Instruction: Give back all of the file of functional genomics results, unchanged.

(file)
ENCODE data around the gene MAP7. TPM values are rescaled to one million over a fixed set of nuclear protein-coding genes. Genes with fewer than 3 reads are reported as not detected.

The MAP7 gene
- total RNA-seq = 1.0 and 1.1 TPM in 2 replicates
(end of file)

ENCODE data around the gene MAP7. TPM values are rescaled to one million over a fixed set of nuclear protein-coding genes. Genes with fewer than 3 reads are reported as not detected.

The MAP7 gene
- total RNA-seq = 1.0 and 1.1 TPM in 2 replicates